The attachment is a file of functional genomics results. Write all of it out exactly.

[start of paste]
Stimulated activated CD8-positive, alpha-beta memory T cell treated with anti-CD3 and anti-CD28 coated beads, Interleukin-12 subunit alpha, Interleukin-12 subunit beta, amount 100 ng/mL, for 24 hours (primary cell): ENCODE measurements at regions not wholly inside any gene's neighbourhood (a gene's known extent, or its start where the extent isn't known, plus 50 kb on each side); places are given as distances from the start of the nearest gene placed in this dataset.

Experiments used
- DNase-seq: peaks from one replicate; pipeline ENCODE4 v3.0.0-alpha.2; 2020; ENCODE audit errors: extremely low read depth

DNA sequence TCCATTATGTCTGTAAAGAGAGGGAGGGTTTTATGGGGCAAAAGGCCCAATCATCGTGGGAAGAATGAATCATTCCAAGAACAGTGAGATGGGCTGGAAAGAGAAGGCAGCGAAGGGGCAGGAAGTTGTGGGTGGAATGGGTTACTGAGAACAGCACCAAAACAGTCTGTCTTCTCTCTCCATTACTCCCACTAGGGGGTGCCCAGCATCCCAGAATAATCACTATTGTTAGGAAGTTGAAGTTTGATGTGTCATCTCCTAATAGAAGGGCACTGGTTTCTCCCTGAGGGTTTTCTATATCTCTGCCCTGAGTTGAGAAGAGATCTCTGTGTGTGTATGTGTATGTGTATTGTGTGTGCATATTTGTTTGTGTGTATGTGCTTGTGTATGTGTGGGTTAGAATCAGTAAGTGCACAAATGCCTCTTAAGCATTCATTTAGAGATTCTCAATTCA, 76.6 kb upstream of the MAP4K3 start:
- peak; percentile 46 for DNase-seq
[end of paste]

Stimulated activated CD8-positive, alpha-beta memory T cell treated with anti-CD3 and anti-CD28 coated beads, Interleukin-12 subunit alpha, Interleukin-12 subunit beta, amount 100 ng/mL, for 24 hours (primary cell): ENCODE measurements at regions not wholly inside any gene's neighbourhood (a gene's known extent, or its start where the extent isn't known, plus 50 kb on each side); places are given as distances from the start of the nearest gene placed in this dataset.

Experiments used
- DNase-seq: peaks from one replicate; pipeline ENCODE4 v3.0.0-alpha.2; 2020; ENCODE audit errors: extremely low read depth

DNA sequence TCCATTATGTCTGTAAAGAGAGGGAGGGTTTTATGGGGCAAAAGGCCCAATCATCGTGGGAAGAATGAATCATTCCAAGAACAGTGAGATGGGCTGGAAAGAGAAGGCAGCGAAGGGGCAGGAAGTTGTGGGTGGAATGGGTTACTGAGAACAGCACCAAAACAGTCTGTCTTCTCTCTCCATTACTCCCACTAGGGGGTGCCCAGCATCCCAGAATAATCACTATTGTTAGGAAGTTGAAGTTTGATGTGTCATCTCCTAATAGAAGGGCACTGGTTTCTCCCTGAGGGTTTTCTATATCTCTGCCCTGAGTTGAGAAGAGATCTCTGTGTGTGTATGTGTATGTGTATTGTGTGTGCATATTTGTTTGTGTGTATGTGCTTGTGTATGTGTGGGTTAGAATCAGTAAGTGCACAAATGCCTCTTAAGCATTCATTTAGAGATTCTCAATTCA, 76.6 kb upstream of the MAP4K3 start:
- peak; percentile 46 for DNase-seq